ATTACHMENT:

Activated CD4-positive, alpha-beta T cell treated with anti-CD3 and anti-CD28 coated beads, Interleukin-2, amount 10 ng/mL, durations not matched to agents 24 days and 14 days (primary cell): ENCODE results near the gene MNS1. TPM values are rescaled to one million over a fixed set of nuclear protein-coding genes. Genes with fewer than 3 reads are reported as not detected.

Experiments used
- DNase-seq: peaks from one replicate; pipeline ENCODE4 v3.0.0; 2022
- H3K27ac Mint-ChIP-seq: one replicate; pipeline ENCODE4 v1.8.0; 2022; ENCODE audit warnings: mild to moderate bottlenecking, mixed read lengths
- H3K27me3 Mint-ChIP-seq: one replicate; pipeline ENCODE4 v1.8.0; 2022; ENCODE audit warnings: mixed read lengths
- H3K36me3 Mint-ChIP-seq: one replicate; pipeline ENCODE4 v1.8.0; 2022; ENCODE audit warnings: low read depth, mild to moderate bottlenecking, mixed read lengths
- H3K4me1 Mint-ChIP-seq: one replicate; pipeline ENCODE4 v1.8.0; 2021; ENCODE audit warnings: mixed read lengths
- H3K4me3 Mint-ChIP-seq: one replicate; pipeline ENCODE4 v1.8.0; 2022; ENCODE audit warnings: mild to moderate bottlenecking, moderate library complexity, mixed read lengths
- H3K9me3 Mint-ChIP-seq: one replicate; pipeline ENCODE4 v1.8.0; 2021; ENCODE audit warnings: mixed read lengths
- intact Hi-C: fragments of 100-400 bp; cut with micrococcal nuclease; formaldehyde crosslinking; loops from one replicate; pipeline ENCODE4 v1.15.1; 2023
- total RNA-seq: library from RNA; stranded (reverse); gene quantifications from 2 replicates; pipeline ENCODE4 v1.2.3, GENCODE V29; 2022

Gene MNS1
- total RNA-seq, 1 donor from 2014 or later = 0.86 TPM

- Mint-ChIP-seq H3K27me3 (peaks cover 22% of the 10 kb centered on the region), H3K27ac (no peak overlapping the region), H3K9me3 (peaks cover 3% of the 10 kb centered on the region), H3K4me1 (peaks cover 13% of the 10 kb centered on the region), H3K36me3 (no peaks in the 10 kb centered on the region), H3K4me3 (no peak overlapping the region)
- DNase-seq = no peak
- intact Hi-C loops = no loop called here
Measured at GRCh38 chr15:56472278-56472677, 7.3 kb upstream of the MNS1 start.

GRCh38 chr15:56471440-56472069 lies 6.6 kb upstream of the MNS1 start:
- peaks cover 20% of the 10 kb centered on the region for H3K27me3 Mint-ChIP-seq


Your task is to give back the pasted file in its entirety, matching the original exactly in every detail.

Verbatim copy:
Activated CD4-positive, alpha-beta T cell treated with anti-CD3 and anti-CD28 coated beads, Interleukin-2, amount 10 ng/mL, durations not matched to agents 24 days and 14 days (primary cell): ENCODE results near the gene MNS1. TPM values are rescaled to one million over a fixed set of nuclear protein-coding genes. Genes with fewer than 3 reads are reported as not detected.

Experiments used
- DNase-seq: peaks from one replicate; pipeline ENCODE4 v3.0.0; 2022
- H3K27ac Mint-ChIP-seq: one replicate; pipeline ENCODE4 v1.8.0; 2022; ENCODE audit warnings: mild to moderate bottlenecking, mixed read lengths
- H3K27me3 Mint-ChIP-seq: one replicate; pipeline ENCODE4 v1.8.0; 2022; ENCODE audit warnings: mixed read lengths
- H3K36me3 Mint-ChIP-seq: one replicate; pipeline ENCODE4 v1.8.0; 2022; ENCODE audit warnings: low read depth, mild to moderate bottlenecking, mixed read lengths
- H3K4me1 Mint-ChIP-seq: one replicate; pipeline ENCODE4 v1.8.0; 2021; ENCODE audit warnings: mixed read lengths
- H3K4me3 Mint-ChIP-seq: one replicate; pipeline ENCODE4 v1.8.0; 2022; ENCODE audit warnings: mild to moderate bottlenecking, moderate library complexity, mixed read lengths
- H3K9me3 Mint-ChIP-seq: one replicate; pipeline ENCODE4 v1.8.0; 2021; ENCODE audit warnings: mixed read lengths
- intact Hi-C: fragments of 100-400 bp; cut with micrococcal nuclease; formaldehyde crosslinking; loops from one replicate; pipeline ENCODE4 v1.15.1; 2023
- total RNA-seq: library from RNA; stranded (reverse); gene quantifications from 2 replicates; pipeline ENCODE4 v1.2.3, GENCODE V29; 2022

Gene MNS1
- total RNA-seq, 1 donor from 2014 or later = 0.86 TPM

- Mint-ChIP-seq H3K27me3 (peaks cover 22% of the 10 kb centered on the region), H3K27ac (no peak overlapping the region), H3K9me3 (peaks cover 3% of the 10 kb centered on the region), H3K4me1 (peaks cover 13% of the 10 kb centered on the region), H3K36me3 (no peaks in the 10 kb centered on the region), H3K4me3 (no peak overlapping the region)
- DNase-seq = no peak
- intact Hi-C loops = no loop called here
Measured at GRCh38 chr15:56472278-56472677, 7.3 kb upstream of the MNS1 start.

GRCh38 chr15:56471440-56472069 lies 6.6 kb upstream of the MNS1 start:
- peaks cover 20% of the 10 kb centered on the region for H3K27me3 Mint-ChIP-seq